Santa Cruz Fast Facts
Santa Cruz County is located on the Pacific coast of California, just south of the San Francisco Bay Area, along the northern coast of the Monterey Bay. Santa Cruz County was one of the original counties of California, created in 1850 at the time of statehood. The County has a population of 251,747 (2007).
This community housed one of the Monterey Bay's most important ports and was an epicenter of export oriented industries such as tanning and lumber. With this strong economic base, as well as the striking natural beauty of the region, it is no surprise that Santa Cruz has consistently had a progressive, modern economy.
Santa Cruz County has often been at the forefront of major trends. The Santa Cruz Chamber's predecessor, the Board of Trade of Santa Cruz, was created in 1889 to promote Santa Cruz as a great place to live, grow a successful business, or take a one-of-a-kind vacation. The Board of Trade were early supporters for the protection of the Big Trees as Redwood State Park in the early 1900s. The Santa Cruz Beach Boardwalk and the seaside resorts of the early 20th century pioneered the tradition of beach recreation.
Duke Kahanamoku was first exhibit and popularize surfing as a recreational sport in the continental United States with his visit to Santa Cruz in the 1920s. Farms and vineyards have grown and thrived in the mild climate and rich soil of Santa Cruz since the 1800s. Local Santa Cruz electronics company Plantronics represented the strength of the city's technological industries when they produced headsets for Mercury and Apollo space programs. Today, tourism, agriculture, and high-tech still form the economic base
of Santa Cruz County.
Santa Cruz County is a strip about ten miles wide between the coast and the crest of the Santa Cruz Mountains at the northern end of the Monterey Bay. It can be divided roughly into four regions: the rugged "north coast," the urban City of Santa Cruz, Soquel, Capitola, and Aptos; mountainous Bonny Doon, San Lorenzo River Valley; and fertile "south county," including Watsonville. Agriculture is concentrated in the coastal lowlands of the county's northern and southern ends. Most of the coastline is flanked by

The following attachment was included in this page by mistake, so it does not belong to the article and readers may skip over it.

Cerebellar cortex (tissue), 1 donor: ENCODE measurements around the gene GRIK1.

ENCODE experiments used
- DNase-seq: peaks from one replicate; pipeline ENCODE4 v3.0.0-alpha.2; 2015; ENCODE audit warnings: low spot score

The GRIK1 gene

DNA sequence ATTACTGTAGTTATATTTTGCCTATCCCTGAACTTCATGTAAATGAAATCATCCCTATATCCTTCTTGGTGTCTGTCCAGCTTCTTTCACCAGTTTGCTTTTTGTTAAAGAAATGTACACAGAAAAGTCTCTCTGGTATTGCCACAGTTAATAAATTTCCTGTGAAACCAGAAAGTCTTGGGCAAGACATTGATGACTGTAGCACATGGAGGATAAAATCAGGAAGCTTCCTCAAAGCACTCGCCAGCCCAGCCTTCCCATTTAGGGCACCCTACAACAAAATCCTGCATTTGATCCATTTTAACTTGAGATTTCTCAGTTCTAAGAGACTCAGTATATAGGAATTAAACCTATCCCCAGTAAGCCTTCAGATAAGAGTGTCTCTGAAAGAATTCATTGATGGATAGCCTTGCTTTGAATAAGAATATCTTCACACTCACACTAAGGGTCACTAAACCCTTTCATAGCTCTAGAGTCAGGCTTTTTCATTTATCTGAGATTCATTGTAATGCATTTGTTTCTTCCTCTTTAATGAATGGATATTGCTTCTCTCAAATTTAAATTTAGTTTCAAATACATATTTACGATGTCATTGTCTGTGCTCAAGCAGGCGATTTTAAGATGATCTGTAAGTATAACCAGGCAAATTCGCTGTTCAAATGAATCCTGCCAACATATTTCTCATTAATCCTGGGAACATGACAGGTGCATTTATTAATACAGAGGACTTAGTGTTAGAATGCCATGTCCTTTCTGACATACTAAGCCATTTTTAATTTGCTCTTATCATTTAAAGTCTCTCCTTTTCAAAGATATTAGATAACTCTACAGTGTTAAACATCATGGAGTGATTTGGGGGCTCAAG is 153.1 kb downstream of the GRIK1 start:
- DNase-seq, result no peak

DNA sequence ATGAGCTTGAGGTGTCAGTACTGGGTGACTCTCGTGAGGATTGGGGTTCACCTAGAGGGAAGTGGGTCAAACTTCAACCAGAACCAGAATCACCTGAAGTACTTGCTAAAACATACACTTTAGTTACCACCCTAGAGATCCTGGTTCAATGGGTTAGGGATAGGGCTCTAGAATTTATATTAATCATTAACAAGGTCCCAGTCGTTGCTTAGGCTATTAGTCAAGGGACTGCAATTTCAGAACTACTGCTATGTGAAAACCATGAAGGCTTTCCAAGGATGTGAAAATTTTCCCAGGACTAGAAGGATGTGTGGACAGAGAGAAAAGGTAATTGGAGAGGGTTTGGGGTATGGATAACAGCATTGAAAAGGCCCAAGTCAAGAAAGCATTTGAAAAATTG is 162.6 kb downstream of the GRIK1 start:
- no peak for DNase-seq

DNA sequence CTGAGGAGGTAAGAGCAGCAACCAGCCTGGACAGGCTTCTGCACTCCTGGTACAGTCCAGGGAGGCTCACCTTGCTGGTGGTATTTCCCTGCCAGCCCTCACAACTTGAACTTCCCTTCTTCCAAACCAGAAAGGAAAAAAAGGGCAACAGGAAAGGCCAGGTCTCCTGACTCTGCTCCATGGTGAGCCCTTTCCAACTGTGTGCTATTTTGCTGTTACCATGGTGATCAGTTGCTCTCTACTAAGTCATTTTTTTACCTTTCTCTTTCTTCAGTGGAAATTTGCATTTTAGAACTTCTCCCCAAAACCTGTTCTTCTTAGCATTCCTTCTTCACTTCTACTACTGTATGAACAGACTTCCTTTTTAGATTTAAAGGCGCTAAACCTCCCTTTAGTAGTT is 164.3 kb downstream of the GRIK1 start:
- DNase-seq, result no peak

Santa Cruz County has four incorporated cities:
Santa Cruz County has 21 unincorporated towns:
Aptos Hills-Larkin Valley
La Selva Beach
Rio del Mar
Santa Cruz County Profile
Land area: 445 sq. mi.
Water area: 161.9 sq. mi.
Population density: 575 people per square mile (high).
County population in July 2009: 256,218 (85% urban, 15% rural)
Type of workers:
Private wage or salary: 73%
Self-employed, not incorporated: 12%
Median resident age: 35.0 years
California median age: 33.3 years
Males: 127,579 (49.9%)
Females: 128,023 (50.1%)
White Non-Hispanic (62.9%)
Other race (8.1%)
Two or more races (2.7%)
American Indian (2.1%)
(Total can be greater than 100% because Hispanics could be counted in other races)
Read more detailed statistics about Santa Cruz County at City-Data.com
To find out more information about Santa Cruz, visit the following Santa Cruz Fast Facts pages:
For more in-depth information on Santa Cruz please contact the Chamber at 831-457-3713.